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Technical Ignition advance on E85

Discussion in 'N54' started by veer90, Jul 23, 2018.

  1. veer90

    veer90 Sergeant

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    BMW being BMW. Making things complicated for no reason :rolleyes::tearsofjoy:
     
  2. fmorelli

    fmorelli Captain

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    One man's complication is another man's engineering nerdvana.

    Filippo
     
  3. bahn

    bahn Specialist

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    I think the proper term here is enginerding.
     
  4. Abacus38

    Abacus38 Lieutenant

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    It'll be interesting to see how much more power you can extract when you switch from MHD to Syvecs.
     
  5. rac

    rac Private

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    optimum ignition timing is driven by the time it takes for combustion to take place in relation to piston position.
    you can have a high flow head that results in slow combustion and therefore needs more timing and vice versa. actually this is why poorly ported 4 valve heads can often flow higher bench numbers but make less power/become less efficient, when things like swirl and tumble that reduce combustion time have become less effective.
     
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  6. V8bait

    V8bait Sergeant

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    Someone get a timing light and verify, problem solved. Either bmw has an offset or Syvecs missed one, back in the day retrofitting an edis you had to mount the CPS sensor right to get the timing right, bmw sensors don't pick up like ford and gm etc etc.

    Regardless, MBT is just a number. My old Chevy runs way different advance than a C7 Corvette with DI. Ultimately you run the lowest curve that gets the power you want.
     
  7. bahn

    bahn Specialist

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    Agreed, I'll put a timing light on it tonight to verify ADE's findings (I'll probably have to mark the crank pulley and block from the underside as there's not a lot of room from the top with stock outlets). For fun I found some good information of the CPS reluctor ring as well. The DME triggers on the falling edge of the CPS square wave, the falling edge of the next tooth after the reference teeth (2 missing teeth on the reluctor ring) is tooth #1, the falling edge of tooth #10 should be TDC of cylinder 1. I'll see if I can confirm that tonight just for tits and pickles.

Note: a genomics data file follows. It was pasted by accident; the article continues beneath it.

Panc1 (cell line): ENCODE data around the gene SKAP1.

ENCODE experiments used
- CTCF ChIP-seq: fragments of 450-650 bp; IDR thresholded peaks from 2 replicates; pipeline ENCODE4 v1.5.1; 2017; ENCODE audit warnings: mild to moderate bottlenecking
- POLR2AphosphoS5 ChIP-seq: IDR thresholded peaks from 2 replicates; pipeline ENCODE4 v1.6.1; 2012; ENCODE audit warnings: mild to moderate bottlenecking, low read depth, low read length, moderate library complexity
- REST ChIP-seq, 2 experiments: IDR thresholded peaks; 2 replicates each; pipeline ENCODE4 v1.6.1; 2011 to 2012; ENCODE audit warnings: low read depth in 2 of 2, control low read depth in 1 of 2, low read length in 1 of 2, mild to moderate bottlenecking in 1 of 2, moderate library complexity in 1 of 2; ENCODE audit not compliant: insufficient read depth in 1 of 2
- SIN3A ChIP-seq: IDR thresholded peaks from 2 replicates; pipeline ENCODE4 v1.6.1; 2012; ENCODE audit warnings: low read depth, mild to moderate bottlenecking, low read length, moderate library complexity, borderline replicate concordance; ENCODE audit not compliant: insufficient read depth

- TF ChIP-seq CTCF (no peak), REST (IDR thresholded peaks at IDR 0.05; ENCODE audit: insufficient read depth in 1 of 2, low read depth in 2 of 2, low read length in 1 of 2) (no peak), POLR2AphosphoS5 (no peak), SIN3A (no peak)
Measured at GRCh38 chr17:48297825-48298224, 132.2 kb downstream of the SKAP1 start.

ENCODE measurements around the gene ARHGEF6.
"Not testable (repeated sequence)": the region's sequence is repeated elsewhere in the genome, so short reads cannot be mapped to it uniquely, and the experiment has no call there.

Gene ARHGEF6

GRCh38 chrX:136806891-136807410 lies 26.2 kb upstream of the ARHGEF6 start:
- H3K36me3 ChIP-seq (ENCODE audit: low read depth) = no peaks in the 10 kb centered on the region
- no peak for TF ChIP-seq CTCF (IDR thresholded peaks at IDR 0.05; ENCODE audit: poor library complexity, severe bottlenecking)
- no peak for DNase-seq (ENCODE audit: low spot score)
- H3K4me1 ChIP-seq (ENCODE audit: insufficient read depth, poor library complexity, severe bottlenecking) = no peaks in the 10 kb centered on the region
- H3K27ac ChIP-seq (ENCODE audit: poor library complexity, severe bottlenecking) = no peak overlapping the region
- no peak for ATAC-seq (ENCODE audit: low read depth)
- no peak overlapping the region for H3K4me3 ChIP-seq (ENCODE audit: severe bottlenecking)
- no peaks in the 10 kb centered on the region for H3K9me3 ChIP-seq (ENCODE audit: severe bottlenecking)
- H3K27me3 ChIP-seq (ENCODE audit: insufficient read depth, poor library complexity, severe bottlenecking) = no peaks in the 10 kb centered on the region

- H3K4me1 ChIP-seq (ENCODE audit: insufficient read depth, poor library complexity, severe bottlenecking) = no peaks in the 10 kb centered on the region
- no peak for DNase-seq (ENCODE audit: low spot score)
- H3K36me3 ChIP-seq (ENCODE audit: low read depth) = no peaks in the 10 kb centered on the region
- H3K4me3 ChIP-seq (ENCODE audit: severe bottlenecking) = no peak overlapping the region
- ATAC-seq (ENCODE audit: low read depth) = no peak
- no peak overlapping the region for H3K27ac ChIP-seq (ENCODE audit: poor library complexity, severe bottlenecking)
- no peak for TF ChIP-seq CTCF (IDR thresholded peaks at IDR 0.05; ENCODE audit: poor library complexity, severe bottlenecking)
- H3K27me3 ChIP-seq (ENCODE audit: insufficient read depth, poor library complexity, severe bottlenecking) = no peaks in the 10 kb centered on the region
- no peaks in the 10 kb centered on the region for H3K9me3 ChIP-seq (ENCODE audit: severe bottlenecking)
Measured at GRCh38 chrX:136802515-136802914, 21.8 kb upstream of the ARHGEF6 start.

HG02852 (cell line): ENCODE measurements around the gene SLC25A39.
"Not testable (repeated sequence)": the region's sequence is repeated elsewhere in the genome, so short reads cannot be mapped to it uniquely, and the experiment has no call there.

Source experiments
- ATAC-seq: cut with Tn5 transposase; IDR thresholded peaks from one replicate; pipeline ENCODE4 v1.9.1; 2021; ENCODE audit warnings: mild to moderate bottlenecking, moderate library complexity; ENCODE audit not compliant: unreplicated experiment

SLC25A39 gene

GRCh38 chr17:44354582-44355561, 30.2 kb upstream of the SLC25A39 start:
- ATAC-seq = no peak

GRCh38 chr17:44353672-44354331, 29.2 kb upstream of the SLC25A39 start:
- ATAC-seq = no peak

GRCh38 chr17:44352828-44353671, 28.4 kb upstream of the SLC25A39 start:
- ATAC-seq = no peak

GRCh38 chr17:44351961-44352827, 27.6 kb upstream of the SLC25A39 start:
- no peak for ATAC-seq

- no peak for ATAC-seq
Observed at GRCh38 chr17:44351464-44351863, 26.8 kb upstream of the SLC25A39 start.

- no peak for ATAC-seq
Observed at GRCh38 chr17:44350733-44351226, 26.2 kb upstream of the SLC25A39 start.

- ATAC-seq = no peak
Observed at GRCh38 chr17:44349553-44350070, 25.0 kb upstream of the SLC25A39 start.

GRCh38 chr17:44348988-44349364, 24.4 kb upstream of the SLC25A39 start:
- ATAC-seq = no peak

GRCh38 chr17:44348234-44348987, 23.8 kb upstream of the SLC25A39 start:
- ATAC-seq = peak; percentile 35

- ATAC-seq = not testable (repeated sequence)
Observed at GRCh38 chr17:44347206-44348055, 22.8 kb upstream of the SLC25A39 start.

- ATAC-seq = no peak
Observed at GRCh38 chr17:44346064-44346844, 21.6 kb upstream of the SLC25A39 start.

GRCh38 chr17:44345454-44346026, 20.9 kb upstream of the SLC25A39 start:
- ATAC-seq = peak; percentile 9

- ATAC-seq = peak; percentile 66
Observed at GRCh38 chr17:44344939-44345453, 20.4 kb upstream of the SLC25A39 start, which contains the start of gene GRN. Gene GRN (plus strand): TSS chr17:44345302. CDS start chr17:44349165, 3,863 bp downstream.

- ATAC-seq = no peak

Last edited: Aug 2, 2018
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  8. bahn

    bahn Specialist

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    EDIT: The findings in this post have been proven inaccurate in a further test I performed, please see the latest test here: https://bmw.spoolstreet.com/threads/ignition-advance-on-e85.3729/page-4#post-52831

    Alright, some good news and bad news. The bad news: Must have bumped the timing light around too much when I last used it an broke the bulb. The good news, didn't matter anyways as I was able to get a probably more accurate measurement with the oscilloscope. The CPS is pretty hard to get to so I used a spare harness I have to identify what pins on the DME harness are for the CPS. Pin 29 (Yellow) on the left DME connector is the CPS signal wire, I back probed this and ignition coil #1.